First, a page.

On Sunday, October 29th, we will celebrate the 500th Anniversary of the Reformation. We remember on this day that Martin Luther began a process that resulted in the recovery of the biblical gospel. Many congregations will recall the efforts of Martin Luther and will sing his famous hymn based on Psalm 46 entitled “A Mighty Fortress is Our God.”
When Luther needed encouragement, comfort and strength to face the many afflictions and trials that came upon him, he would frequently go to Psalm 46 for courage.
He himself explains why he would regularly sing Psalm 46 during times of trouble:
“We sing this psalm to the praise of God,
because He is with us
and powerfully and miraculously preserves and defends
His church and His Word
against all fanatical spirits,
against the gates of hell,
against the implacable hatred of the devil,
and against all the assaults of the world, the flesh, and sin.”
“Music is a fair and glorious gift of God.
I would not for the world forego my humble share of music.
Singers are never sorrowful, but are merry,
and smile through their troubles in song.
Music makes people kinder, gentler,
more staid and reasonable.
I am strongly persuaded that after theology
there is no art than can be placed on a level with music;
for besides theology,
music is the only art
capable of affording peace and joy of the heart…
the devil flees before the sound of music
almost as much as before the Word of God.”
Henry David Thoreau, in his classic Walden, sets forth two alternate paths that lie before each of us: One is broad, common and natural. The other is narrow, uncommon and supernatural:
” The mass of men lead lives of quiet desperation
and go to the grave with the song still in them.
What is called resignation is confirmed desperation.
A stereotyped but unconscious despair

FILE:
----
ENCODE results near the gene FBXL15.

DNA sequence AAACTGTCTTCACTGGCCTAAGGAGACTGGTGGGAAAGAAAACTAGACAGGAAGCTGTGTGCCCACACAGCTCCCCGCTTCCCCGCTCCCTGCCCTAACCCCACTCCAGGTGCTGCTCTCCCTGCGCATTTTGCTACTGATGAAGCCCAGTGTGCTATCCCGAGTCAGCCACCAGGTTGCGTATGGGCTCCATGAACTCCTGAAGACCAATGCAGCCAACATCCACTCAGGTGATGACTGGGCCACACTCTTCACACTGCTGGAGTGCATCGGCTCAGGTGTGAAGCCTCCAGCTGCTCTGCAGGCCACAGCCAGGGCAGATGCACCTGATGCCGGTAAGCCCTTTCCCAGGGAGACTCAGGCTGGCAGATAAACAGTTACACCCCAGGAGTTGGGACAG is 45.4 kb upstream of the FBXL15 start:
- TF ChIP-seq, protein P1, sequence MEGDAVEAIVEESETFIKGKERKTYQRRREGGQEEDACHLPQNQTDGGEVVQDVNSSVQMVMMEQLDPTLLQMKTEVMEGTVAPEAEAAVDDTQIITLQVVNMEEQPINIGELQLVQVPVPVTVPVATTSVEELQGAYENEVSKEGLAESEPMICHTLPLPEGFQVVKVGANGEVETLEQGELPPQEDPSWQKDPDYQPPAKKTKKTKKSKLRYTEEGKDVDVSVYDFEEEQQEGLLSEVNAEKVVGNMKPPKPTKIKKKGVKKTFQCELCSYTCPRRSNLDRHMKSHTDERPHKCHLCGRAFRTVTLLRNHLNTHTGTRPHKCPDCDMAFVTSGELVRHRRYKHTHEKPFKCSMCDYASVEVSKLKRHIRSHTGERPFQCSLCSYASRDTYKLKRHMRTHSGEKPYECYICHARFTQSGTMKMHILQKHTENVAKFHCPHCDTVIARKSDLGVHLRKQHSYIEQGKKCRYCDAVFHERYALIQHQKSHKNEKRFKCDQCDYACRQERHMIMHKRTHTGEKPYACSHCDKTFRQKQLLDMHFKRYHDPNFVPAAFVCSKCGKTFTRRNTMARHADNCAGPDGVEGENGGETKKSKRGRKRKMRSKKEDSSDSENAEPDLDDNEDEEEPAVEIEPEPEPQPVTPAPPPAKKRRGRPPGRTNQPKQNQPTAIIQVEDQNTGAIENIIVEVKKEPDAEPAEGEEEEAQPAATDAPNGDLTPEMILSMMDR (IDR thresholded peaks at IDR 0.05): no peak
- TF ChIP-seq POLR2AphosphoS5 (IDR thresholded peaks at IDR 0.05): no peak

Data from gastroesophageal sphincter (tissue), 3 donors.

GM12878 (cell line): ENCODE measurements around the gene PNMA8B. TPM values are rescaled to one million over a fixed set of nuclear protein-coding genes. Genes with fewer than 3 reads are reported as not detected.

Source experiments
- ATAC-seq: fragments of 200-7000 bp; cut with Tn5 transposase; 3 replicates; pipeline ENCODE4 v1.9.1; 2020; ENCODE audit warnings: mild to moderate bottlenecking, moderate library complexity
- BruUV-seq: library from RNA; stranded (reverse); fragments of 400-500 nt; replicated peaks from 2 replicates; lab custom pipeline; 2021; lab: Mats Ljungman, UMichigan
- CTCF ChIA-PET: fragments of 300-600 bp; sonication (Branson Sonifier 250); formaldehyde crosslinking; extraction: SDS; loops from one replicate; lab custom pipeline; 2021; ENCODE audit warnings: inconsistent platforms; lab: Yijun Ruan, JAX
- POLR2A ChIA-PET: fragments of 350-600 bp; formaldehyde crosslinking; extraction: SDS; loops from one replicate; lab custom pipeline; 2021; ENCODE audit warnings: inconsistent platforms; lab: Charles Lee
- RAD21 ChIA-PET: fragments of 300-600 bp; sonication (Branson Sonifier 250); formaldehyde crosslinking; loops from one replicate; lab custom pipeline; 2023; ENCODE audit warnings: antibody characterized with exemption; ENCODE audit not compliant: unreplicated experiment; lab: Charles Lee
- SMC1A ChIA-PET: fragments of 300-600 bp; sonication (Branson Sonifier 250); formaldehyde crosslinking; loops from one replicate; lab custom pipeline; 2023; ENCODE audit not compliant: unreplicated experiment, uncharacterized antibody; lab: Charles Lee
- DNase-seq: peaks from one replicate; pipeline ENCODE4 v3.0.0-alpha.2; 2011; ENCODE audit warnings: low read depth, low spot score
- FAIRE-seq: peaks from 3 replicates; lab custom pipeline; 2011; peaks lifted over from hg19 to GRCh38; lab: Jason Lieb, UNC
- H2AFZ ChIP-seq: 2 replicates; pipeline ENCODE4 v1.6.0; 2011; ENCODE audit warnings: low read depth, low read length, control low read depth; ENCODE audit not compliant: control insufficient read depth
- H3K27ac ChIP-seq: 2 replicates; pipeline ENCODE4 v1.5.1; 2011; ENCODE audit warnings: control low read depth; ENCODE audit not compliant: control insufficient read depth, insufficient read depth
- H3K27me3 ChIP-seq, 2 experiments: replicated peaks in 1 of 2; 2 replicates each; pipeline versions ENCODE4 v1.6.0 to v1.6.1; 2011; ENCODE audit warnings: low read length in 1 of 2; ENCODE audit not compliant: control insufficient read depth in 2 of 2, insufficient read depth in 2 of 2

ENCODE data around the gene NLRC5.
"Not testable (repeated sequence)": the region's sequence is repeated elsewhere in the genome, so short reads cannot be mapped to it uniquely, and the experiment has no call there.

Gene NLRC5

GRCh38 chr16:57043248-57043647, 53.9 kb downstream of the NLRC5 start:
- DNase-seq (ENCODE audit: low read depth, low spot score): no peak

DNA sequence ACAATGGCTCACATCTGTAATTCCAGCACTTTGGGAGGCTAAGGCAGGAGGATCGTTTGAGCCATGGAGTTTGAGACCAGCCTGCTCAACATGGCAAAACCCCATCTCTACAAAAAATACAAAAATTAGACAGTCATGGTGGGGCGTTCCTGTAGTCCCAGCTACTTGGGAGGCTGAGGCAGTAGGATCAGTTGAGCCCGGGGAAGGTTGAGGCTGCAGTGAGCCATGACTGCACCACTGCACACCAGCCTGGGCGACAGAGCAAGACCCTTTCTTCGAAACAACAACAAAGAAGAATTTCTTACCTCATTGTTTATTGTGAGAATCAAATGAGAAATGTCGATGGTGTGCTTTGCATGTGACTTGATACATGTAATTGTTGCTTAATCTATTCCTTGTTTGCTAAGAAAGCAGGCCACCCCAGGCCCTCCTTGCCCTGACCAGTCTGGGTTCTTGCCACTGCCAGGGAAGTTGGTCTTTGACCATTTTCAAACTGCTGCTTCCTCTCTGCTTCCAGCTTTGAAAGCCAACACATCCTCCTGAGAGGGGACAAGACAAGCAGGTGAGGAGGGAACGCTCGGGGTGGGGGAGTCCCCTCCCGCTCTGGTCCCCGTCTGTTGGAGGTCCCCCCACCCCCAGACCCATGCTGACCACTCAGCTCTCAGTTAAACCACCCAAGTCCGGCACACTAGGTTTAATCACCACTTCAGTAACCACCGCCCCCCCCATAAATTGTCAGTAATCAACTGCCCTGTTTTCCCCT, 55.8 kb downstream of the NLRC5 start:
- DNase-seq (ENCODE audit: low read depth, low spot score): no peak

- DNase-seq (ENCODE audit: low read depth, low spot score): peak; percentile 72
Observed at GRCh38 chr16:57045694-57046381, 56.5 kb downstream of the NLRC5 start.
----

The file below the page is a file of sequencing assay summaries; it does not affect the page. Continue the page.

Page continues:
is concealed under what are called the games and amusements of mankind.
However, I would fain improve every opportunity
to wonder and worship as a sunflower welcomes the light.”
Advent is a season to “improve every opportunity to wonder and worship” our Savior who is Christ the Lord!
God’s vision for His new community – the church.
It is His family which He loves,
His kingdom which He rules
and His temple in which He dwells.
As this reality dawns in our hearts,
we “shall constantly be seeking to make
our church’s worship more authentic,
its fellowship more caring,
and its outreach more compassionate.
In other words, we shall be ready
to pray, to work and if necessary to suffer”
in order to make God’s vision more of a reality in our world. – John Stott
Scripture suffuses every part of our worship services.
We call one another to our awesome task of worshipping God with Scripture.
We sing God’s praise with psalms, hymns, and spiritual songs in order to make God’s Word memorable and vivid.
The Spirit uses God’s Word to convict us of sin and to show us our fresh need of His forgiveness and grace.
We use the precious promises of God’s Word to assure us of His pardon.
We give attention to reading His sacred Scriptures because faith comes by hearing the Word of God.
We preach His Word because, through it, God chooses to save and cause some to be spiritually reborn (1 Corinthians 1:21, 1 Peter 1:25).
Also, His Word equips us to live for Christ and to make an impact His kingdom during the perilous times in which we live (2 Timothy 3).
Lastly, God sends us out with His blessing to serve a needy world. This benediction comes from His Word!
Why do we make such a big deal about the Word saturating all of our worship? Because… “All flesh is like grass, and all its glory like the flower of grass. The grass withers, and the flower falls, but the Word of the Lord remains forever” (1 Peter 1:24).
Through the eternal, profitable, inerrant, and living Word of God, we hear and receive “the good news” by which we experience eternal salvation. Therefore, it is imperative that we carefully prepare our hearts to give our undivided attention to His Word when we gather with God’s people to worship Him!